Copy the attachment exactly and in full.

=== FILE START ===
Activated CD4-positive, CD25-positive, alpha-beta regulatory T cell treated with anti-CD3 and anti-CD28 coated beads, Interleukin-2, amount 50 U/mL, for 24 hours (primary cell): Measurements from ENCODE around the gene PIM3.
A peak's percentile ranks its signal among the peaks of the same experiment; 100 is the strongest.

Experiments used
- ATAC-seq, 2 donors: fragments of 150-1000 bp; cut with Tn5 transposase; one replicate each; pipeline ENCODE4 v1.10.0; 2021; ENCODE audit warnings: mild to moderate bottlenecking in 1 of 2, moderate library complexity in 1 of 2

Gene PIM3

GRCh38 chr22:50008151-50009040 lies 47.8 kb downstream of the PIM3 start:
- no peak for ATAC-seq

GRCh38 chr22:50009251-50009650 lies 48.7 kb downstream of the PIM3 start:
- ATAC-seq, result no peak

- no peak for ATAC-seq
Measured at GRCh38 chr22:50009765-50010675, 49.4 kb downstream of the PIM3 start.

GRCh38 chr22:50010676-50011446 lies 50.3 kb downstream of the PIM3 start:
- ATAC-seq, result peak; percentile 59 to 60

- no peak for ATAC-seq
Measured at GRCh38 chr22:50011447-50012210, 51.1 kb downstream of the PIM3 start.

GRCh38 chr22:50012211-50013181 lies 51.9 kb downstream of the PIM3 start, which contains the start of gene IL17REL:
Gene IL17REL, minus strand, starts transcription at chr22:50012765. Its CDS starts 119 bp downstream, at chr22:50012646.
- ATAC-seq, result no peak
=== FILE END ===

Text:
Activated CD4-positive, CD25-positive, alpha-beta regulatory T cell treated with anti-CD3 and anti-CD28 coated beads, Interleukin-2, amount 50 U/mL, for 24 hours (primary cell): Measurements from ENCODE around the gene PIM3.
A peak's percentile ranks its signal among the peaks of the same experiment; 100 is the strongest.

Experiments used
- ATAC-seq, 2 donors: fragments of 150-1000 bp; cut with Tn5 transposase; one replicate each; pipeline ENCODE4 v1.10.0; 2021; ENCODE audit warnings: mild to moderate bottlenecking in 1 of 2, moderate library complexity in 1 of 2

Gene PIM3

GRCh38 chr22:50008151-50009040 lies 47.8 kb downstream of the PIM3 start:
- no peak for ATAC-seq

GRCh38 chr22:50009251-50009650 lies 48.7 kb downstream of the PIM3 start:
- ATAC-seq, result no peak

- no peak for ATAC-seq
Measured at GRCh38 chr22:50009765-50010675, 49.4 kb downstream of the PIM3 start.

GRCh38 chr22:50010676-50011446 lies 50.3 kb downstream of the PIM3 start:
- ATAC-seq, result peak; percentile 59 to 60

- no peak for ATAC-seq
Measured at GRCh38 chr22:50011447-50012210, 51.1 kb downstream of the PIM3 start.

GRCh38 chr22:50012211-50013181 lies 51.9 kb downstream of the PIM3 start, which contains the start of gene IL17REL:
Gene IL17REL, minus strand, starts transcription at chr22:50012765. Its CDS starts 119 bp downstream, at chr22:50012646.
- ATAC-seq, result no peak